No resolution in sight for sugar strike
Monday, February 2nd, 2009
The Sugar Cane Industry Control Board met in Orange Walk today for five hours but the news tonight is that cane farmers are still on strike. They have been on strike since Tuesday when farmers stopped delivering cane to Tower Hill in protest of the core sampling unit. The strike has crippled production at the factory and is now threatening Belize’s ability to meet its quota. That’s why today representatives from the Cane Farmers Association and the Belize Sugar Industries Limited met with Chairman of the Industry Control Board Nemencio Acosta in the hopes of solving it today. But in the end, it didn’t work; the impasse stands, and the general strike remains in effect. 7NEWS was in Orange Walk to find out why.
Eric Eck, Chairman – Sugar Cane Farmers Asociation: “There has been no resolution up to now and the cane farmers that you see here that are gathered, they have said that they will permanently go on strike until the core sampler is totally removed.”
Protesters warn of chaos in Guadeluope
Striking workers in Guadeloupe have warned of social chaos if the government in Paris and local business leaders fail to meet their demands. An alliance of 47 unions and local bodies launched their protest on January 20, over the cost of living. They are pressing for lower taxes, a 200 euro (US $255) salary increase and a cut in petrol prices by 50 euro cents per litre.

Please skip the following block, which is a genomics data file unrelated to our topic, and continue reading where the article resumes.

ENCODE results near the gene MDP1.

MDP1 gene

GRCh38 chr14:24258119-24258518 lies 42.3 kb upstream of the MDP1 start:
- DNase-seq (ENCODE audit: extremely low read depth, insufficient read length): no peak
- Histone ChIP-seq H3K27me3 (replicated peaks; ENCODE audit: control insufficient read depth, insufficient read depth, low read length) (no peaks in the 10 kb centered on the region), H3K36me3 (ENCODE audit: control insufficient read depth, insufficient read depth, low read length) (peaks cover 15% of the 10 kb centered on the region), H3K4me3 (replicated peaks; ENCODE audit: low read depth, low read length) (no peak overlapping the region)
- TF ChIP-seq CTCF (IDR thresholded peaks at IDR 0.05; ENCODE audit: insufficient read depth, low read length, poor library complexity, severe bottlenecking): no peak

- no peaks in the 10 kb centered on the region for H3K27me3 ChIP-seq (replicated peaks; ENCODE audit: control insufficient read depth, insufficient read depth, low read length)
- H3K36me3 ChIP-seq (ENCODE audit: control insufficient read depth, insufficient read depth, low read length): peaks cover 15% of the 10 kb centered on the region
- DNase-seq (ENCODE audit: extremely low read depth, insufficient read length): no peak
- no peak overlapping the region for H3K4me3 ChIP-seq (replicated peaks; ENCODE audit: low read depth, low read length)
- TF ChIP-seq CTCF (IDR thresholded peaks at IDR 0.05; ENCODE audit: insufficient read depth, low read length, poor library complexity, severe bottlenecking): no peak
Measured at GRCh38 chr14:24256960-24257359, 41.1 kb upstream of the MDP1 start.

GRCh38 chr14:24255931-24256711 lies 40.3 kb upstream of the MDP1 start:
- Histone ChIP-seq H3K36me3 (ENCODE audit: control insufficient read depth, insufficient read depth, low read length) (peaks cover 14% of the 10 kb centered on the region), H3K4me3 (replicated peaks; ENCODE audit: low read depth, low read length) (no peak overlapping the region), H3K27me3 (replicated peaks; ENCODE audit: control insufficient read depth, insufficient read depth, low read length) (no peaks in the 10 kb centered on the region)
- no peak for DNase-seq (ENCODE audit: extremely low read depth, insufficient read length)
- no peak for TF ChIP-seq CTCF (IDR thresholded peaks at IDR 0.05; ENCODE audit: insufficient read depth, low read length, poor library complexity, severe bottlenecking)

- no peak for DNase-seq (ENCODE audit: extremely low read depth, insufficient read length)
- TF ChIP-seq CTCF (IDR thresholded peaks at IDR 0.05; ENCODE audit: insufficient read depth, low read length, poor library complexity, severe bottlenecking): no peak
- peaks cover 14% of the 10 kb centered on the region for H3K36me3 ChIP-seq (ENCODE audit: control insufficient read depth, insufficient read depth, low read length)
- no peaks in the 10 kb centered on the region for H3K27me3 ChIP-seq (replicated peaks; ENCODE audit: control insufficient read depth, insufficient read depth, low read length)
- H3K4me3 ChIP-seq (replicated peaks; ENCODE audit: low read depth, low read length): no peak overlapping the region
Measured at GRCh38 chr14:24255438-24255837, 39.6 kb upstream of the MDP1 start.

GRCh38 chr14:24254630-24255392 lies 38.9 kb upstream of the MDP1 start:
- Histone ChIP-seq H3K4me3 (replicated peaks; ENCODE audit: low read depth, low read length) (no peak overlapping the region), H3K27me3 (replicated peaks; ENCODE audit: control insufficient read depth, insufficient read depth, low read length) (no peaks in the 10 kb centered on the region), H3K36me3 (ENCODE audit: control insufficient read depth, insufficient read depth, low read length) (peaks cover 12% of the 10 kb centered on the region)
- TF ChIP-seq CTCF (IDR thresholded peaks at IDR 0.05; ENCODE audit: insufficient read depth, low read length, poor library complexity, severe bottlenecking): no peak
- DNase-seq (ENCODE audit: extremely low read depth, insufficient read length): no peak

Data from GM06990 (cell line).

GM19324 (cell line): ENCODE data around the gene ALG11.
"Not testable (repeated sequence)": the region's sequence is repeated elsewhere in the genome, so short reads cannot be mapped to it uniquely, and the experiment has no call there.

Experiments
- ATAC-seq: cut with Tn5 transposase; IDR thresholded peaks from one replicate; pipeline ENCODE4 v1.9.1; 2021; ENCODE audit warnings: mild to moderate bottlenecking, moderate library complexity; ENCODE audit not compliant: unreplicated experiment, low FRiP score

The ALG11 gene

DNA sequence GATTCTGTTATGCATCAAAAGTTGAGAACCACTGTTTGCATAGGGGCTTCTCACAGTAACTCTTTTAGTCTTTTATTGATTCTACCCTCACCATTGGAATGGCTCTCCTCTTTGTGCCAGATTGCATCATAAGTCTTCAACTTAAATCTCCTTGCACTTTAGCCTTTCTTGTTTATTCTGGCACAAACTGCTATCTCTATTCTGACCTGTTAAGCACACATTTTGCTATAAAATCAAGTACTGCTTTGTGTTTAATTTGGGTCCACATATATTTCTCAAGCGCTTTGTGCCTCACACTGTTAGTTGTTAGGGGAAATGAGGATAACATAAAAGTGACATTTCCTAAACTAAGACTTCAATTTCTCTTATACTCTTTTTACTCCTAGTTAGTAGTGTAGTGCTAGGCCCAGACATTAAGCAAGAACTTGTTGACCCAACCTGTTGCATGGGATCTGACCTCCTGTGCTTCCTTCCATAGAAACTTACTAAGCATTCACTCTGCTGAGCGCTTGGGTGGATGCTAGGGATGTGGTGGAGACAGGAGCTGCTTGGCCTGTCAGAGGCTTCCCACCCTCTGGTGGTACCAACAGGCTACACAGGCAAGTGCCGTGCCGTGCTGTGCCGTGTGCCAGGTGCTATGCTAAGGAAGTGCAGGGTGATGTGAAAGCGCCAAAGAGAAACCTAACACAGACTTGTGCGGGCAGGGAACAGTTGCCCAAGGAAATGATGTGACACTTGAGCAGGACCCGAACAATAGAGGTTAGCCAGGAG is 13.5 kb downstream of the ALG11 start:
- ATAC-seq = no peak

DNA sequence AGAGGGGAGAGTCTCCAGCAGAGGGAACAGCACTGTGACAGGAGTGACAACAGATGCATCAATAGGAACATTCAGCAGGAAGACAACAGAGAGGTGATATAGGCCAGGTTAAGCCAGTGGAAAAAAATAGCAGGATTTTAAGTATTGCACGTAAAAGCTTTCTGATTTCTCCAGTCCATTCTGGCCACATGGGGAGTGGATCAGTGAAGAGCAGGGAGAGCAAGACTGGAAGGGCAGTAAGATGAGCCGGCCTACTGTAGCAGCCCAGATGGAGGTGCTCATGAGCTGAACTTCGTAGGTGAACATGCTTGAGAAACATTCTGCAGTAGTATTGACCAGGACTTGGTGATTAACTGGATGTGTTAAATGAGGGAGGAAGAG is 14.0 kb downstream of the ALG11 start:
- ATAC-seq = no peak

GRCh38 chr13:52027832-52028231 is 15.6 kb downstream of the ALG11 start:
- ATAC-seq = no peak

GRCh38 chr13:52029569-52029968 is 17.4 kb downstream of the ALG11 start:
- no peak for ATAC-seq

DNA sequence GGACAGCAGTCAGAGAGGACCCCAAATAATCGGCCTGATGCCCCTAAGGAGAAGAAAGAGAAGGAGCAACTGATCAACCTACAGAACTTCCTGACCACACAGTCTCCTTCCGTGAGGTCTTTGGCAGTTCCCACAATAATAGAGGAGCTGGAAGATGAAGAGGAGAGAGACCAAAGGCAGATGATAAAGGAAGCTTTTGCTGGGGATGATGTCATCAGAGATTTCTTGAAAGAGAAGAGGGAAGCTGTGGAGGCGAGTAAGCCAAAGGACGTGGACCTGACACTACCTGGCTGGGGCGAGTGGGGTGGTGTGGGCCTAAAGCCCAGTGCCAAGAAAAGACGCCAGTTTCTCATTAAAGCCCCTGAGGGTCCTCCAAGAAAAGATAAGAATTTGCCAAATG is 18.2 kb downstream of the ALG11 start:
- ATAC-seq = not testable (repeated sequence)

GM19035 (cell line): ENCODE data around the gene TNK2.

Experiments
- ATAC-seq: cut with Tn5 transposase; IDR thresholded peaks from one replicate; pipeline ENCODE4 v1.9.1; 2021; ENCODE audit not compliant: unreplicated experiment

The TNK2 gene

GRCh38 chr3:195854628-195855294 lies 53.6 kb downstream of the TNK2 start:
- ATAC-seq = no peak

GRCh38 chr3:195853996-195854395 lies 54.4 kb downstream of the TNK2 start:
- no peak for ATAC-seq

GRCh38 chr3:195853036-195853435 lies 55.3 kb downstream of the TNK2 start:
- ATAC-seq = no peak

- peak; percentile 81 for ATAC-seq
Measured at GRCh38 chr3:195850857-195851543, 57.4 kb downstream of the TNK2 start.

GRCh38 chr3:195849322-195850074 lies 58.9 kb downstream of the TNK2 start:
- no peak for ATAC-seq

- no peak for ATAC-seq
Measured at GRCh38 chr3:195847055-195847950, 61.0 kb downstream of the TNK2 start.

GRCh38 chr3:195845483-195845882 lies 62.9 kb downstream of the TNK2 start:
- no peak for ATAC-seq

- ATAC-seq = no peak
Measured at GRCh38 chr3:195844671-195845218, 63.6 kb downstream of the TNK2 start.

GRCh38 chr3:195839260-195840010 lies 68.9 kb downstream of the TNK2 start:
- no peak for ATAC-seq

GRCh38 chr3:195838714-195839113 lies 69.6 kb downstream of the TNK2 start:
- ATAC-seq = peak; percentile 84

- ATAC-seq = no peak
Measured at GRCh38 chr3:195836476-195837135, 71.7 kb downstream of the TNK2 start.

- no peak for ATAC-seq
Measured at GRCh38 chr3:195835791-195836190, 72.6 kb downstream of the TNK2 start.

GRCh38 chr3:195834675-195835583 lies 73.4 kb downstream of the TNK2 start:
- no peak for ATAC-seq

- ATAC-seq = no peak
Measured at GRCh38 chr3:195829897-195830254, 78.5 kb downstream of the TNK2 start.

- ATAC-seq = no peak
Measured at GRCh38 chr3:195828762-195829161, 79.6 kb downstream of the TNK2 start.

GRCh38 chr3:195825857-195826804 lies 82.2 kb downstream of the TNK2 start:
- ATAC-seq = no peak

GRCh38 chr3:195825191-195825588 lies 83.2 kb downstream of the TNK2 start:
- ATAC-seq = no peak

The French minister for overseas territories Yves Jego is on the island for talks aimed at ending the industrial action. The strike has shut down most shops on the island, with the few which remain open rapidly running out of goods. Public transport and state services have also ground to a halt. All petrol stations have been closed in a parallel protest by gas station owners who are angry at the arrival of newcomers to the market.
Guyana’s opposition leader Robert Corbin has criticized the government’s decision to import sugar to meet a shortfall in production. The Guyana Sugar Company is expecting a shipment of 2000 tons of sugar from Guatemala shortly.
But the agriculture minister Robert Persaud told the local media Caribbean that the local sugar industry is in serious financial trouble and needs to take full advantage of the price on the European market. He explained that while Guyana will receive $650 per ton for its sugar exports to the EU, it will be importing the commodity at just under $400 per ton.
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